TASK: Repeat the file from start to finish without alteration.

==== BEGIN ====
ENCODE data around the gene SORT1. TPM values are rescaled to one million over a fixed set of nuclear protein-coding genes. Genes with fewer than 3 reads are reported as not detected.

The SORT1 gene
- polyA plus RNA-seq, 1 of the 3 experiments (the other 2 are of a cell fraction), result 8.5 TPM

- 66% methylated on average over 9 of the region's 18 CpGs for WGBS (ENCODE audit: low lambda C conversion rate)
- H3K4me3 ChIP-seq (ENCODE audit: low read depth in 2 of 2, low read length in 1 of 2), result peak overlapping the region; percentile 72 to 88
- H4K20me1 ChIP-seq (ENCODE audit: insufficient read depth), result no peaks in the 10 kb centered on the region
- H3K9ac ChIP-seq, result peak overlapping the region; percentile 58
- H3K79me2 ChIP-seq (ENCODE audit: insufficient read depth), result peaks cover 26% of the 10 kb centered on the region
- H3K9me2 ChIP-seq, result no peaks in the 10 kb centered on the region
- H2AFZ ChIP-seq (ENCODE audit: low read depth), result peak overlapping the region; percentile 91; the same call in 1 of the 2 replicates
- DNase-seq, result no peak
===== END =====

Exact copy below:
ENCODE data around the gene SORT1. TPM values are rescaled to one million over a fixed set of nuclear protein-coding genes. Genes with fewer than 3 reads are reported as not detected.

The SORT1 gene
- polyA plus RNA-seq, 1 of the 3 experiments (the other 2 are of a cell fraction), result 8.5 TPM

- 66% methylated on average over 9 of the region's 18 CpGs for WGBS (ENCODE audit: low lambda C conversion rate)
- H3K4me3 ChIP-seq (ENCODE audit: low read depth in 2 of 2, low read length in 1 of 2), result peak overlapping the region; percentile 72 to 88
- H4K20me1 ChIP-seq (ENCODE audit: insufficient read depth), result no peaks in the 10 kb centered on the region
- H3K9ac ChIP-seq, result peak overlapping the region; percentile 58
- H3K79me2 ChIP-seq (ENCODE audit: insufficient read depth), result peaks cover 26% of the 10 kb centered on the region
- H3K9me2 ChIP-seq, result no peaks in the 10 kb centered on the region
- H2AFZ ChIP-seq (ENCODE audit: low read depth), result peak overlapping the region; percentile 91; the same call in 1 of the 2 replicates
- DNase-seq, result no peak